It’s named for a letter of the Greek alphabet, of course – the letter Delta. So Delta is now threatening the Mississippi Delta. And that might cause Alabama and Ole Miss to use Delta to fly somewhere dry to play this game, or the SEC will have to shuffle the season and Alabama will probably end up losing its pre-LSU off week as a result.
Now that we’re fresh out of puns, here’s the scoop on the game: If Vaught-Hemingway Stadium remains playable on Saturday, look for Alabama to record a comfortable victory over yet another team coached by a former Nick Saban assistant who is trying to turn the fortunes of a program that has been listing like the post-iceberg Titanic for several years now.
Lane Kiffin has already ginned up excitement in Oxford over his team, which has displayed surprising offensive prowess already and recorded an overtime win over Kentucky in the process (a week after giving Florida a better game than anyone expected). Kiffin’s problem is his team currently has no defense, and in comes an Alabama team with more weapons than the 101st Infantry.
The last time Alabama faced Lane Kiffin as a head coach in the SEC, he brought a scrappy Tennessee team into Bryant-Denny Stadium and if not for the big paws of Terrence Cody, may well have knocked Alabama out of the 2009 national championship hunt. Expect Kiffin to throw everything but the kitchen sink at Alabama this time out.
Kiffin’s fingerprints are on both offenses, as Alabama’s current pro-style offense is derived from the same system Kiffin originally installed here, but Ole Miss is a bit more multiple because it has two mobile quarterbacks and Ole Miss can’t rely on raw athleticism at every position. Ole Miss is 5th in total offense and Alabama 15th. The Rebels rank 4th in passing offense and Alabama 5th. Ole Miss is 42nd in rushing offense and Alabama 64th, a figure that is fairly horrid for the Crimson Tide, all things considered, as there are only 74 teams playing football right now.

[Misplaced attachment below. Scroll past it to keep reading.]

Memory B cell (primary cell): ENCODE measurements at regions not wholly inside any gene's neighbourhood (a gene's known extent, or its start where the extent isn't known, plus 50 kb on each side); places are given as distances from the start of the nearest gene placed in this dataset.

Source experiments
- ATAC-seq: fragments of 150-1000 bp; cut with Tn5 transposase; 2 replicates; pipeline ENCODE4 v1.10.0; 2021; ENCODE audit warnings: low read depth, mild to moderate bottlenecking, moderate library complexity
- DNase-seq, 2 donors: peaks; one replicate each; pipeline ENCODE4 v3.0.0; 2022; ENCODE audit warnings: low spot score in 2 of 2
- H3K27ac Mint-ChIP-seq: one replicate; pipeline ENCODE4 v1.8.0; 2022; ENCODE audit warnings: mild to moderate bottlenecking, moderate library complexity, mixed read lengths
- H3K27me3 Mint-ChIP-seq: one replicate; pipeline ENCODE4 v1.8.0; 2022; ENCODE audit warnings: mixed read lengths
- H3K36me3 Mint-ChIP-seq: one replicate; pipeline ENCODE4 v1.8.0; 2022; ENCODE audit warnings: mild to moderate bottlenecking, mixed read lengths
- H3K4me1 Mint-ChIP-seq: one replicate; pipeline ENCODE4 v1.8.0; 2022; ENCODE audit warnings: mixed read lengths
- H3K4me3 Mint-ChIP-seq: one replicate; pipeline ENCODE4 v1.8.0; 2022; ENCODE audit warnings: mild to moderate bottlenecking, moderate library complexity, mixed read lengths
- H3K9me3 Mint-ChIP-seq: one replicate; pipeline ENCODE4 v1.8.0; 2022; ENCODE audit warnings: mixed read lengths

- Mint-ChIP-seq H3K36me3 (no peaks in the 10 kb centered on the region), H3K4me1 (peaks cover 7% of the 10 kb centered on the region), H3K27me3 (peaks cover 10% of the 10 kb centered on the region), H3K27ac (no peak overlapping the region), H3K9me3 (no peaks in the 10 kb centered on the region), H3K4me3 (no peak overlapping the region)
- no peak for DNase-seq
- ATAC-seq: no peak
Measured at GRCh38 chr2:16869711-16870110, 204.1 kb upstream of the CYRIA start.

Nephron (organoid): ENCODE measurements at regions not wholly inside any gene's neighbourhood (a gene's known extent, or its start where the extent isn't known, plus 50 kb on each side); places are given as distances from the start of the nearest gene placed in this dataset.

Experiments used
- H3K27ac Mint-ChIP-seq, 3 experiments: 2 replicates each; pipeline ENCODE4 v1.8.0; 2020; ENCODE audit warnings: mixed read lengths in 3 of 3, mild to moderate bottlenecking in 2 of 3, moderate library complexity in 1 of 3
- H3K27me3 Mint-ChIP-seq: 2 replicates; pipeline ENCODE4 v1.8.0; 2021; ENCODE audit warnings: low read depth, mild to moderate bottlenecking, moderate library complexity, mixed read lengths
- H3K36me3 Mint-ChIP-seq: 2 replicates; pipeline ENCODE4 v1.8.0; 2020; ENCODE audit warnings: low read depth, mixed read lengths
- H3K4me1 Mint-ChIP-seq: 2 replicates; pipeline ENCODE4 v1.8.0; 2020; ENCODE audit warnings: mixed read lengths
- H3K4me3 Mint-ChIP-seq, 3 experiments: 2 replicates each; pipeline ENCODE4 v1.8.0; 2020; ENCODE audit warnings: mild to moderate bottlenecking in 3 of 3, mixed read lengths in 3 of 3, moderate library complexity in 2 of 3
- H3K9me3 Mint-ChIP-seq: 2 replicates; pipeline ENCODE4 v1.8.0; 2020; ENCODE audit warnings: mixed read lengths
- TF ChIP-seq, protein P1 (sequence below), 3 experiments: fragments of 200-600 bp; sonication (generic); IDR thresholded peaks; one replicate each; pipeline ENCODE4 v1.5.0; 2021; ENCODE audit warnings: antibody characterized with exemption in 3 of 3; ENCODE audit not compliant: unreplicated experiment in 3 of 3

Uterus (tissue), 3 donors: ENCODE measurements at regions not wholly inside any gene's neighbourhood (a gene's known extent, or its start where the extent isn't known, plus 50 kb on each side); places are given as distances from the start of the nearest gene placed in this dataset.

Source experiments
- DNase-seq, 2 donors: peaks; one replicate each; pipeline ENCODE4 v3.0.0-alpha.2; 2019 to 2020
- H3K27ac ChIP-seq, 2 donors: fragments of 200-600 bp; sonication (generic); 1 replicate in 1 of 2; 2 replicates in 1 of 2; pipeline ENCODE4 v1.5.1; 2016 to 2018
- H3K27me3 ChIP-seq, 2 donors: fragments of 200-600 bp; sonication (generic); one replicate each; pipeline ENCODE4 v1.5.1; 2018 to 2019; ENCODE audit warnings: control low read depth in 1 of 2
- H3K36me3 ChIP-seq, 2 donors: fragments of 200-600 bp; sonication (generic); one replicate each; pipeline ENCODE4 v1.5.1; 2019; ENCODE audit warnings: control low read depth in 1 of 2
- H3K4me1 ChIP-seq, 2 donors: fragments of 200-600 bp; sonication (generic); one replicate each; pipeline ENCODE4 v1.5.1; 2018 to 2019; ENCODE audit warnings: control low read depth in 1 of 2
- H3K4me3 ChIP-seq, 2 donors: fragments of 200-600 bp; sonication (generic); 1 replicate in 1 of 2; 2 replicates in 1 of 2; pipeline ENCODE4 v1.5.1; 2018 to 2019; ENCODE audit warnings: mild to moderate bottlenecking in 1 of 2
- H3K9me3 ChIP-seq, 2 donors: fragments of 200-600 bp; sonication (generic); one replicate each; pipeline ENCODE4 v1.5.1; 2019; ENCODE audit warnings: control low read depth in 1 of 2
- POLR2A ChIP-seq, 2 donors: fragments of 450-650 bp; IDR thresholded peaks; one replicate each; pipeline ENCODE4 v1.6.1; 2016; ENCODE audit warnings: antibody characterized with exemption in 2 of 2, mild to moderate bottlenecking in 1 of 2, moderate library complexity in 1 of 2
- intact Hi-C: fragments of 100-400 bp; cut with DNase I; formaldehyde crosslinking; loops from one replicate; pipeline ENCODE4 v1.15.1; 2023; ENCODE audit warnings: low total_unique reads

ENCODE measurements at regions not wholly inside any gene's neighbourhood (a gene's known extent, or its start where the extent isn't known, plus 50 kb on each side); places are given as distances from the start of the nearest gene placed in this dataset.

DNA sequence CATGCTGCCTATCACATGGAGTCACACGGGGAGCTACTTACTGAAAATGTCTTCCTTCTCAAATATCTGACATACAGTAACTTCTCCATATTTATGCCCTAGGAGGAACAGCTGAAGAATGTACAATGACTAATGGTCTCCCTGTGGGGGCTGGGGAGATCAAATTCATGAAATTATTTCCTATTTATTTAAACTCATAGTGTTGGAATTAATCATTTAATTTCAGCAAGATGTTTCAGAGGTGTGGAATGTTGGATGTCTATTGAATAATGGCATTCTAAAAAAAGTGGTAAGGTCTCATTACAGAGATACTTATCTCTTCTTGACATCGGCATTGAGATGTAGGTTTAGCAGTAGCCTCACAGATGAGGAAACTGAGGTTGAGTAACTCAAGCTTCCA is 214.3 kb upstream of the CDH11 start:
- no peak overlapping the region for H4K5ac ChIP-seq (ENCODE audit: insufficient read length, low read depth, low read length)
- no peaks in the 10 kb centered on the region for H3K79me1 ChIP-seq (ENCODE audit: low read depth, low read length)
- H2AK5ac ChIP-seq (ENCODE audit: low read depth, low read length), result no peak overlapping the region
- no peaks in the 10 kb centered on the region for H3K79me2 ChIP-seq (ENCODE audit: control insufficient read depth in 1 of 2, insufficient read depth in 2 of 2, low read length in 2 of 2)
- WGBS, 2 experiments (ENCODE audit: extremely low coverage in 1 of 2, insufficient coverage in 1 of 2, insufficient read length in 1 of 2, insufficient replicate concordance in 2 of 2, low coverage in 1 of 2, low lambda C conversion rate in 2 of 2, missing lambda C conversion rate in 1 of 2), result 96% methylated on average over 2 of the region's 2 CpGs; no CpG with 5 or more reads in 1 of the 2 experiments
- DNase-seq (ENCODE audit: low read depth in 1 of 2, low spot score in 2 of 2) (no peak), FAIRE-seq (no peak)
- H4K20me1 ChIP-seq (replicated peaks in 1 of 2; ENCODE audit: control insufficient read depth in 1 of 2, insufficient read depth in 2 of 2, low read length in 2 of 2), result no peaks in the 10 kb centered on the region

For whatever reason, Matt Corral was on the verge of getting lost in the shuffle under the previous Ole Miss staff. John Rhys Plumlee had taken over the job based on his slightly superior scrambling ability, but Corral is no stick in the mud. To that point, Plumlee has rushed 9 times for 20 yards this year while Corral has carried 26 times for 101 yards. Those aren’t Michael Vick-type numbers, but they’ll do. Whether Plumlee plays in this game is not yet known, but Corral is having the kind of season people predicted for him after seeing his freshman debut two years ago.
Kiffin’s challenge with Corral is the same as it was for the previous staff: Get him to play within himself and not make boneheaded mistakes, or get too amped up for his own good. So far, so good: Corral is 46-of-60 (76.7%) for 715 yards, 7 touchdowns and just 1 interception. Combined with his rushing numbers, he’s a legitimate dual-threat quarterback and Alabama will have trouble with him.
Alabama counters with Mac Jones, who is having a career year with numbers that stack up to Corral’s, at least through the air (38-of-51, 74.5%, 684 yards, 6 TD, 1 INT). Corral’s success against two SEC defenses, combined with Plumlee giving Ole Miss an experienced backup while Alabama will be using a true freshman, Bryce Young, almost puts Ole Miss over the top in this category. For that matter, we’d call it a push if we didn’t absolutely have to pick a leader. But Jones’ steadiness over the last of the 2019 season and his 2020 start, coupled with Corral’s somewhat erratic past performances, makes us pick Alabama by the slimmest of margins. Advantage: Alabama
Ole Miss has superior numbers right now, mostly due to the contribution of Corral on scrambles, but the talent level isn’t close to equal between the two teams. Jerrion Ealy has rushed for 4.7 yards per carry and scored twice, but his longest run from scrimmage is 18 yards and at 5’8” and 190 pounds, isn’t the ideal back for this offense. Snoop Conner and true freshman Henry Parrish Jr. are the backups, but neither has made a mark yet. Almost half of Conner’s yardage came on one long run and he still averages just 3.2 yards per tote.